By John Celock
Maine lawmakers voted Thursday to defeat an effort to launch an impeachment investigation into Gov. Paul LePage (R).
The Democratic-controlled Maine House of Representatives voted 96-52 to “indefinitely postpone” a resolution that would have launched an investigation into impeaching the two-term governor, who has become one of the most controversial state chief executives in the nation. The effort to impeach LePage was based on allegations that he threatened to withhold state funds to a charter school if they hired state House Speaker Mark Eves (D-North Berwick) as the school’s president.
The vote came after several hours of intense debate, where supporters of the impeachment resolution said that an investigation was needed into the allegations and whether LePage abused his power as governor.
“Using official action to have a political foe fired from his job outside political service is a severe abuse of power,” Rep. Christopher Babbidge (D-Kennebunk) said.
The complaint against LePage was that the governor allegedly told officials at Good-Will Hinckley Academy that he would withhold state funds for the school if Eves was made the new president. Eves, who has been offered the school’s presidency, was later dropped from consideration for the job. Eves would have continued serving in the Legislature if he had taken the school post.
The debate though veered into other complaints from lawmakers against LePage, including a recent threat the GOP chief executive made to veto all bills coming from Democrats. The House presiding officer on multiple occasions had to tell lawmakers to focus solely on the complaints against LePage made in the resolution and not into other areas of dislike against the governor.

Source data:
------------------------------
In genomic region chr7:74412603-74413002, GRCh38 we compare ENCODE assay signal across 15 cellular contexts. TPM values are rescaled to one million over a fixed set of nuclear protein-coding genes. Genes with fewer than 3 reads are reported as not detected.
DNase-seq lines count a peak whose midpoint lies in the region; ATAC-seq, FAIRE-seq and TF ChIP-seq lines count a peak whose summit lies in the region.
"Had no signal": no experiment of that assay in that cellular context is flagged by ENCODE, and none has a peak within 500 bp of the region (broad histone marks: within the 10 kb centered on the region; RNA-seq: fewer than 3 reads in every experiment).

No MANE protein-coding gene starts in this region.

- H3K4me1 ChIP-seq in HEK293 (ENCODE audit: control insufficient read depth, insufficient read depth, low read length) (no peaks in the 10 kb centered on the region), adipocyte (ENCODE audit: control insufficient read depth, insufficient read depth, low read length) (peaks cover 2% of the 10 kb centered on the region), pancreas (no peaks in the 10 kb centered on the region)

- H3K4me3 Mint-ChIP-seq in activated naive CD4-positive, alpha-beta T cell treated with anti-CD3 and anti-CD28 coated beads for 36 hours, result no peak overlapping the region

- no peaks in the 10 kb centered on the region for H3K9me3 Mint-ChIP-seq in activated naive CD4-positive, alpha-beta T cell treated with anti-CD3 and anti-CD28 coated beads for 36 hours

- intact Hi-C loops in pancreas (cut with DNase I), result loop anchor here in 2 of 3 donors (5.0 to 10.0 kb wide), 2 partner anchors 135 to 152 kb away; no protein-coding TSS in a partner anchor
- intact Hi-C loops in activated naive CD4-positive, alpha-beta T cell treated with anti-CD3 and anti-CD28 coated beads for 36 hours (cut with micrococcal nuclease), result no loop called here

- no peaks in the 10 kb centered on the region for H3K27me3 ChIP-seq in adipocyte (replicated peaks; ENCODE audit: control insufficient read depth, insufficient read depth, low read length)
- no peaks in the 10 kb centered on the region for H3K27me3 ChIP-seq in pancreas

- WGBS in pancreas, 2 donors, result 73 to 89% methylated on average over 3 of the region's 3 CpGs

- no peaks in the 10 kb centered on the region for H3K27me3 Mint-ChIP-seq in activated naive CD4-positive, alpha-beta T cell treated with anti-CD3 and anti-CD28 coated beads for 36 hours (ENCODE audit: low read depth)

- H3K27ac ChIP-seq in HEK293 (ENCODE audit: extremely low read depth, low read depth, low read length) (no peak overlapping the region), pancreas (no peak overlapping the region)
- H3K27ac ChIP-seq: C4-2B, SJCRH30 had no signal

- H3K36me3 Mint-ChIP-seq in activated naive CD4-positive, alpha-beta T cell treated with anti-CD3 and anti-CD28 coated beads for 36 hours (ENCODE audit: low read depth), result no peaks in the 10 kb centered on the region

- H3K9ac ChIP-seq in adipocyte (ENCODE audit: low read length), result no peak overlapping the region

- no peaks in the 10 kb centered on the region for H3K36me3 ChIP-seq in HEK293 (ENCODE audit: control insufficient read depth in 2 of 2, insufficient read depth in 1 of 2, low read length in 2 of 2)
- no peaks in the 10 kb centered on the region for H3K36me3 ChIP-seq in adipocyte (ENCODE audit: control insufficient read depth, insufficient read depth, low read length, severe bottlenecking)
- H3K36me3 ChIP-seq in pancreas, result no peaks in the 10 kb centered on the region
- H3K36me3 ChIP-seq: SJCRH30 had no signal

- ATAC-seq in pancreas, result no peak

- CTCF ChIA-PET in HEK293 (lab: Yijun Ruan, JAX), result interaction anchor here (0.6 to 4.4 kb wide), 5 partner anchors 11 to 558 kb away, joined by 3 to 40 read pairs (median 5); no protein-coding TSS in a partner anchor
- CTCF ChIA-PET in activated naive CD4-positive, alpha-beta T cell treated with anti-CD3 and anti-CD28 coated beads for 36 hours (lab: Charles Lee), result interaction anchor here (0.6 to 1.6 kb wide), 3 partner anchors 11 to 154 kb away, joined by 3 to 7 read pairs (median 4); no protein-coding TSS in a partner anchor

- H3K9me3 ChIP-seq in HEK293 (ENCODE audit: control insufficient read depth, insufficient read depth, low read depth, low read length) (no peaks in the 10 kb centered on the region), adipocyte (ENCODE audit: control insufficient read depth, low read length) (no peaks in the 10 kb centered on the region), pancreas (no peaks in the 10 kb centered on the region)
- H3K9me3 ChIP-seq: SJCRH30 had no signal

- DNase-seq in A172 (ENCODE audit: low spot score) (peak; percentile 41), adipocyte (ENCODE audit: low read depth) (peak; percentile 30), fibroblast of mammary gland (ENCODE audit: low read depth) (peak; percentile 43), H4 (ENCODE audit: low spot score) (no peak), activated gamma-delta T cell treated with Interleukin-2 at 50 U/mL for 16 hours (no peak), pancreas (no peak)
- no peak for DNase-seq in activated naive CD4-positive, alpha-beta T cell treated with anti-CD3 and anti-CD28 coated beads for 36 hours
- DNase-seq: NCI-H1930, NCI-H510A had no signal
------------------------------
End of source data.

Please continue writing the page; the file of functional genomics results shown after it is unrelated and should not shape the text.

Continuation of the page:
Rep. Gay Grant (D-Gardiner) told her colleagues that she believed that her most important work as a lawmaker was to “safeguard democratic institutions in the state.” She said that the reports against LePage with regards to Eves and the charter school warranted an investigation.
“I oppose the motion to postpone because the incidents and behavior alleged here, on their own level may not rise to the level of impeachable,” Grant said. “But taken together then can rise to the level of power abuse.”
LePage, who was first elected in 2010, has long been a target for national Democratic and progressive groups, fueled by a series of controversial comments from the conservative chief executive. LePage has taken down murals from the state capitol that have favored labor unions, threatened newspapers in the state and pushed one of the most conservative state agendas in the nation.
Opponents of the impeachment measure said that it was time for lawmakers to move on from the attacks against LePage and focus on a series of other state business including drug addiction and the budget.
Rep. Diane Russell (D-Portland) told her colleagues that she hoped the Legislature could dig deep into LePage’s behavior and the impact it is having on the state nationally.
“The message that I want to send to Maine people and to the people around the country and the world is that we have a long standing history in this state of standing up against oppression,” she said.